Bonus: Hydro Flask regularly donates to conservation efforts around the globe through its Parks for All program.

YETI Rambler

YETI is best known for their kickass coolers but a few years ago they burst onto the vacuum-insulated bottle scene with the YETI Rambler. These bottles come in a variety of colors, sizes, and shapes meant to appeal to a similarly diverse group of interests (i.e., campers, EDC-ers, ordinary peeps, and so on).

Like Hydro Flask, we’re going to look at the features of the entire catalog as opposed to a single Rambler.

YETI Roadie 24 Cooler

Pink yeti cup without straw

Hydro Flask vs. YETI: First Impressions & Style Options

We’ll be blunt: both Hydro Flask and YETI make great products; our first impression of both brands was overwhelmingly positive. And in many ways, the two brands make very similar gear, but there are a few key differences.

Both Have a Nice Exterior (Enameled Stainless Steel)

Hydro Flask and YETI both use an enameled stainless steel design for most of their products. However, Hydro Flask also makes a few cups and mugs that use a rubber coating instead of enamel.

Anyway, the enamel coating is hyper durable and even though many of our bottles are dented (we’ll come back to this), the enamel coating tends to hold up very well. Plus, it looks gorgeous!

Bonus: the Hydro Flask mug we mentioned is awesome for home use.

YETI Water Bottles Feel More Robust, But Hydro Flasks Are Lighter

Bottle for bottle, most YETI designs are heavier than their Hydro Flask counterparts. In our mind, this is a bit of a double-edged sword because heavy isn’t exactly a good thing when you’re going camping or backpacking. 

On the other hand, heavy also seems to mean more durable because our YETI cups have fewer dents than our Hydro Flasks.


Both Are Stylish and Come in a Variety of Looks (Especially Hydro Flask)…

Hydro Flask and YETI both offer a huge variety of color options, although Hydro Flask seems to offer more options per model. 

For example, aside from YETI’s 26 oz water bottle, most of their products offer 8–10 colors or less. Most Hydro Flask products come in at least 10–12 colors (and a few versions offer over 20 color options).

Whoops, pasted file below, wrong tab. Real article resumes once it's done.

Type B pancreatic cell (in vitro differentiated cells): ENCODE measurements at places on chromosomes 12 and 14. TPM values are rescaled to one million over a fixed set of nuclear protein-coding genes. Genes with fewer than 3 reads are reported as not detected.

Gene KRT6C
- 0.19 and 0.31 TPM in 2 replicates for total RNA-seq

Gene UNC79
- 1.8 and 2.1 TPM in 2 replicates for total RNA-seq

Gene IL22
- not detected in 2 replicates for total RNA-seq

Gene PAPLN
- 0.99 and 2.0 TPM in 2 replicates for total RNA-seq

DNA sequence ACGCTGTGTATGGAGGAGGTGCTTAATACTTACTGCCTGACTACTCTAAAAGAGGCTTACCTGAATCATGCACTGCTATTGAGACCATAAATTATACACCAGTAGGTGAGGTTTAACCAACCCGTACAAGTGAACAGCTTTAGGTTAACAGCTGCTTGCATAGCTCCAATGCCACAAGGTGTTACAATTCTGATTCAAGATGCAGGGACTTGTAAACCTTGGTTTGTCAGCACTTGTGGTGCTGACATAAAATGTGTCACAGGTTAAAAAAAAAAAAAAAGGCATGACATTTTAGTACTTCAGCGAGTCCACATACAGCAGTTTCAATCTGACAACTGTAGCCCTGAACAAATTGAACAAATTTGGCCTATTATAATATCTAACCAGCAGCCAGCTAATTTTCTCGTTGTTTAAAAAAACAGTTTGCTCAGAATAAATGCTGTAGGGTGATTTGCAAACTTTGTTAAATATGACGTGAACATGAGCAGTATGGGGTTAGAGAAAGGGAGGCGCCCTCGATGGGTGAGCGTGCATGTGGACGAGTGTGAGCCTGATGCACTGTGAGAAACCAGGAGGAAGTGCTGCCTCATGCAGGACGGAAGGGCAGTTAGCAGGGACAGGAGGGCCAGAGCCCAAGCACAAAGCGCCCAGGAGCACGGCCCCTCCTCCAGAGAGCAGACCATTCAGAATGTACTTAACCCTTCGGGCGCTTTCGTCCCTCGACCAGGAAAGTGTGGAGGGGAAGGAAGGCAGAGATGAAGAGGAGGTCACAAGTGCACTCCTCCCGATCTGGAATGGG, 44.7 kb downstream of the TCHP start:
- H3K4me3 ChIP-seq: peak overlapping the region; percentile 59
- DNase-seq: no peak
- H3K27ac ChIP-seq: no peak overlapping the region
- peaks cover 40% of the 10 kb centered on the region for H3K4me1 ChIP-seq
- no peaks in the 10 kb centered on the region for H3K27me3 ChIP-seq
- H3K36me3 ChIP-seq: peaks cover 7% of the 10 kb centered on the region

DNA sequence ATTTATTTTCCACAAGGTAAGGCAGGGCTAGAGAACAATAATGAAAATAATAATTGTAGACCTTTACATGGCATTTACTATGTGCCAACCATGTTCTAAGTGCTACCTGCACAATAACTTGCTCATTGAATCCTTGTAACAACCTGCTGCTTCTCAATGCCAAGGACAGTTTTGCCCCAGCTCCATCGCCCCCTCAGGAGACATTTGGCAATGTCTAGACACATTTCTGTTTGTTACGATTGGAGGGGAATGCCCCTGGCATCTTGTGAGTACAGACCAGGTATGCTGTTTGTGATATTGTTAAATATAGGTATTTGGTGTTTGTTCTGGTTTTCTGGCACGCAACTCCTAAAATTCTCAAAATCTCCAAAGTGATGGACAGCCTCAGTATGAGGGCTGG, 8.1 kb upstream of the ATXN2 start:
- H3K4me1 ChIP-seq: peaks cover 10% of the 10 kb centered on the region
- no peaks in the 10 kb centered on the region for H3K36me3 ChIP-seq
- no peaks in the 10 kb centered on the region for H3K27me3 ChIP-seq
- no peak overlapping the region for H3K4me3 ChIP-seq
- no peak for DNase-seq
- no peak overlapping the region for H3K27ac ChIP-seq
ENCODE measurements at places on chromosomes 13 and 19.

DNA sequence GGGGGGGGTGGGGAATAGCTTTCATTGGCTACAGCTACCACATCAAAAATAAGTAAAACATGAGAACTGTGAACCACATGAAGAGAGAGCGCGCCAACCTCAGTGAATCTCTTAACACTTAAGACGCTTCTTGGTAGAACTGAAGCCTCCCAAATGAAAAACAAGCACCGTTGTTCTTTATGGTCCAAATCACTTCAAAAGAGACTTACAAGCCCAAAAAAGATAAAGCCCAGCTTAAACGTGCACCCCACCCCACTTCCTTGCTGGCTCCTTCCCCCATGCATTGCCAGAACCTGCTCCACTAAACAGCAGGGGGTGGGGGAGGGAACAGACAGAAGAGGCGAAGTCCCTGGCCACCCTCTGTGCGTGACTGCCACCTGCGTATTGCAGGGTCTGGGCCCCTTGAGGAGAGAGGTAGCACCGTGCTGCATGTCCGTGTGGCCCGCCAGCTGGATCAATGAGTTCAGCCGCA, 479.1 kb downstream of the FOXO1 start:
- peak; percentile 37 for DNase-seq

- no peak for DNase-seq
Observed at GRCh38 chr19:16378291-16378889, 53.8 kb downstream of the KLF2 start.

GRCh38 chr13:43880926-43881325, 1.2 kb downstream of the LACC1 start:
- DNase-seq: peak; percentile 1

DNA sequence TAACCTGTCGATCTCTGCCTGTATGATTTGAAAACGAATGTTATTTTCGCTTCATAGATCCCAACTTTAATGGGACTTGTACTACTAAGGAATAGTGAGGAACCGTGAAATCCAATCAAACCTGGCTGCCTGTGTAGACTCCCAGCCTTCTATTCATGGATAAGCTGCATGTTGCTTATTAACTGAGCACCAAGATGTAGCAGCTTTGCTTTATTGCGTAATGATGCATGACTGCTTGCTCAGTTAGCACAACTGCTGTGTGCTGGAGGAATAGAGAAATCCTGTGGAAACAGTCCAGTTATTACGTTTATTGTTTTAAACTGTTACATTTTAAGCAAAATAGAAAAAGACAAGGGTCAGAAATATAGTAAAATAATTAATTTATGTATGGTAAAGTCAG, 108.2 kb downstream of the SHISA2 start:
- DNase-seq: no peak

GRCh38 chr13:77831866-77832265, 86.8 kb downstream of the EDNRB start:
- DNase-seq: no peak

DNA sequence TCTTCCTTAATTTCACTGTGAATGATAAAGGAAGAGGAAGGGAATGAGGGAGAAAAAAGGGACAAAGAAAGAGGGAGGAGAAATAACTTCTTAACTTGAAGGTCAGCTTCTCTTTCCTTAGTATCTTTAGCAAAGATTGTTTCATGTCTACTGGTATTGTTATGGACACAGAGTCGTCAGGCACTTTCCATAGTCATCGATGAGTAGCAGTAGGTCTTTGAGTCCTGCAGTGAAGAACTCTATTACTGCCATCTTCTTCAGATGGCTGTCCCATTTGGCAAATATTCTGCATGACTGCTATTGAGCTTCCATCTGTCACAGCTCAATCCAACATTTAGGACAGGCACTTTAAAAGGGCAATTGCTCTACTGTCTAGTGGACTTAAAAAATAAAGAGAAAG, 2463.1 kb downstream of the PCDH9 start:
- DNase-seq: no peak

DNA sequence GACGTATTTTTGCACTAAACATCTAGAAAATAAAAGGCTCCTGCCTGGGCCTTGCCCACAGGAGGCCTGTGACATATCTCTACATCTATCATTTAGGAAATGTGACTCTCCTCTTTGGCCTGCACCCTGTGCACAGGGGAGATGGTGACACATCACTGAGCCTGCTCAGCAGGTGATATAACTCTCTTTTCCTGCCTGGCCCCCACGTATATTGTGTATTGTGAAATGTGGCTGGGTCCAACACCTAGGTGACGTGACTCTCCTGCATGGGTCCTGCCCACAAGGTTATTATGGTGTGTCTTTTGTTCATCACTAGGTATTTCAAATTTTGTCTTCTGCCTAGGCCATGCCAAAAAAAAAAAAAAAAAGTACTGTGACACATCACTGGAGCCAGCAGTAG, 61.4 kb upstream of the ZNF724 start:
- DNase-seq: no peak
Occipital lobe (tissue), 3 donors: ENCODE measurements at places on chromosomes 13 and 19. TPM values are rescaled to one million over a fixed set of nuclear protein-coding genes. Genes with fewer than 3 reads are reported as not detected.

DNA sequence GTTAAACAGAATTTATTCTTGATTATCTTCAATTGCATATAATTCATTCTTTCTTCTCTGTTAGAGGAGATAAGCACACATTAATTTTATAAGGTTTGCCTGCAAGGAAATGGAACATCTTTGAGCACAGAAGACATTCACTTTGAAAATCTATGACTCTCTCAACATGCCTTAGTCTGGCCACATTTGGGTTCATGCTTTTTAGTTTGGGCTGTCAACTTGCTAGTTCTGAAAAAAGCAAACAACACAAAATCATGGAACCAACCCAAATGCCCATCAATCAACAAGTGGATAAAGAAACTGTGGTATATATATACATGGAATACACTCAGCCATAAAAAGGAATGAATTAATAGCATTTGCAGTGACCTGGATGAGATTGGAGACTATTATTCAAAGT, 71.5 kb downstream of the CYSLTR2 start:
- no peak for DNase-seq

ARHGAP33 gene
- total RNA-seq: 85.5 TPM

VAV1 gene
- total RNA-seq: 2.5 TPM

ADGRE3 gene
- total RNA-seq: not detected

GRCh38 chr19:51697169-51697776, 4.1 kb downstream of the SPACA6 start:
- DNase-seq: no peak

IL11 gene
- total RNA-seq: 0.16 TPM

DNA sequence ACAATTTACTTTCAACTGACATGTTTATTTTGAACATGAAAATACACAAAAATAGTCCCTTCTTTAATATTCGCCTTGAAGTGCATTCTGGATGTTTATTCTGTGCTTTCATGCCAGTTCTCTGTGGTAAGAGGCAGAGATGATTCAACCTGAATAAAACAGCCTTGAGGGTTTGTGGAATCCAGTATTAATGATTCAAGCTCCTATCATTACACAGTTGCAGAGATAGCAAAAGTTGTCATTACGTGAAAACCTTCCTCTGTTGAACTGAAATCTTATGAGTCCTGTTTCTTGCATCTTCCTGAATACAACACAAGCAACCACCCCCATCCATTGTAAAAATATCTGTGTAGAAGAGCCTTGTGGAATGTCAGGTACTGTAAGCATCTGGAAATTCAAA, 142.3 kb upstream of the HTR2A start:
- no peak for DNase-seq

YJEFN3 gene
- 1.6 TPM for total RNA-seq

Bonus: check out our review of Hydro Flask cooler cups!

…And Both Brands Also Offer Customization Options

If you go through Hydro Flask or YETI’s website, you can put a personal (or company) spin your new bottle!

YETI offers the ability to add company logos or other designs, but Hydro Flask offers more color options and the ability to customize individual pieces (like the cap, strap, etc.). As such, we slightly prefer Hydro Flask’s options because company logos can easily be printed on stickers (that adhere well to the enamel coating).

Olive drab Hydro Flask koozie
Hydro Flask Bottle/Can Koozie

Hydro Flask vs. YETI: Hot and Cold Water Tests

If you scour the internet for Hydro Flask vs. YETI reviews, you’ll find a variety of answers over which brand keeps liquids hot or cold longer.

Our oldest Hydro Flasks are about 5-years-old now while our oldest YETI bottles are about 2 years. Both groups have seen extensive use and we have to say, the difference in insulation feels minimal. To be fair, we didn’t science this up at all, but we also felt that it was completely unnecessary to do any real tests.

If you’re looking for the best bottles in terms of insulation, we don’t believe there’s a significant difference between YETI and Hydro Flask. Both offer fantastic performance.

As for timeframes: cold liquids stay cold all day long while hot liquids tend to stay hot for around 4 to 12 hours (depending on the type of lid you’re using, the environment, and/or how often you remove the lid).


Hydro Flask vs. YETI: Portability

Comparing Hydro Flask vs. YETI in terms of portability, we actually have a clear preference.

Hydro Flask Makes More Bag- and Vehicle-Friendly Designs

Pink YETI cup with flared top
YETI Rambler with straw lid

First, Hydro Flask designs tend to be more streamlined than YETI models. 

Now, to be fair, 32 and 40 oz bottles almost never fit cup holders regardless of the brand, but a lot of YETI cups feature flared designs that get wider the closer you get to the top. Not all YETIs do this, but if you’re looking for something that maximizes space (for a backpack), Hydro Flask offers more options, like their 20oz Wide Mouth.

Many YETI Water Bottles Feel Cumbersome

Aside from the standard YETI Rambler line, their water bottles feature wide designs that are kind of awkward to hold or stow. The benefit here is enhanced durability—and like we said before, YETI bottles do feel more robust—but durability doesn’t mean much when you’re reluctant to bring the bottle because it doesn’t fit very well in your bag. 

As such, with few exceptions, we tend to prefer Hydro Flasks because of their compact designs.

Hydro Flask vs. YETI: Cleaning

Cleaning a Hydro Flask or YETI is pretty much the same. Both are technically dishwasher safe but we always recommend hand washing to preserve the bottle’s lifespan.

Bonus: this bottle brush from ELDR is made from sustainable beechwood and sisal fibers (i.e., no BS plastic, etc.).

The Maintenance and Care Requirements Are Basically the Same and Both Are Easy to Clean

YETI and Hydro Flask bottles don’t really have any special care requirements. Both are designed for rugged, everyday use—and it’d be pretty dumb to make a cup that needs some sort of special cleaner or tool.

We Recommend Buying a Bottle Brush

That said, we do recommend buying a bottle brush and straw brushes to reach spots that might be difficult to reach otherwise. Trust us, you do not want to get sick from a contaminated bottle.